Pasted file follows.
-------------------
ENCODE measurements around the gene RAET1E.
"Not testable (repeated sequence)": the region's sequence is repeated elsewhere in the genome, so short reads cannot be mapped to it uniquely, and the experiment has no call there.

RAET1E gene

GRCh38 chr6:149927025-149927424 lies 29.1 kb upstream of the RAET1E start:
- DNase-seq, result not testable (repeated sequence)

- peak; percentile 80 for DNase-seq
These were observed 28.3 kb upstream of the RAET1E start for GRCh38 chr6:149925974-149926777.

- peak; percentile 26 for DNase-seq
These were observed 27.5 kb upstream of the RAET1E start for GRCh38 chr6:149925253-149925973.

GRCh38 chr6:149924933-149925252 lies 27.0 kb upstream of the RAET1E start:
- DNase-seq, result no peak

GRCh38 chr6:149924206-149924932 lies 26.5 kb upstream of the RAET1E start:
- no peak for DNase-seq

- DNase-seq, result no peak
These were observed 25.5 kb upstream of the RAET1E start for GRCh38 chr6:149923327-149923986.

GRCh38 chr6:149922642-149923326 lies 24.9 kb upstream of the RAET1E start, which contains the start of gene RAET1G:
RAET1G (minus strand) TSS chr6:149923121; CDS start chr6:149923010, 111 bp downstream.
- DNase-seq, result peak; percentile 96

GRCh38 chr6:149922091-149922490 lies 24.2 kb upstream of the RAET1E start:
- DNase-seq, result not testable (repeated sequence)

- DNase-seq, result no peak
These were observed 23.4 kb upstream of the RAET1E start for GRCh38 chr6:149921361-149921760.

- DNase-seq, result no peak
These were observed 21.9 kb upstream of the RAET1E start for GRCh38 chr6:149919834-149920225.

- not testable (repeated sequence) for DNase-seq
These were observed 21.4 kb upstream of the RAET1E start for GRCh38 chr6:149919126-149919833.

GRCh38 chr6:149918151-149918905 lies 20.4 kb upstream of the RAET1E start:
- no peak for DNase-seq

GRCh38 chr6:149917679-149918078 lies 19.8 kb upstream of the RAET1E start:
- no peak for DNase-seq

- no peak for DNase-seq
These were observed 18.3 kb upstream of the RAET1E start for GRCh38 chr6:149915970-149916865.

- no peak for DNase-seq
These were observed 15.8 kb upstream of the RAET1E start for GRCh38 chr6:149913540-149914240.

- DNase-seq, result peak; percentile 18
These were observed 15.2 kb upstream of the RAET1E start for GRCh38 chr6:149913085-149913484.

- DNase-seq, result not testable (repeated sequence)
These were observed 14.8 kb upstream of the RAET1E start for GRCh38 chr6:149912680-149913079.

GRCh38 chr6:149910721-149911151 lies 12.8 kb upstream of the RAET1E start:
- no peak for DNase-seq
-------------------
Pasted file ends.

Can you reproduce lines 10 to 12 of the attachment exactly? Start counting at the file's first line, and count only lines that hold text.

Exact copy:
GRCh38 chr6:149924933-149925252 lies 27.0 kb upstream of the RAET1E start:
- DNase-seq, result no peak

GRCh38 chr6:149924206-149924932 lies 26.5 kb upstream of the RAET1E start: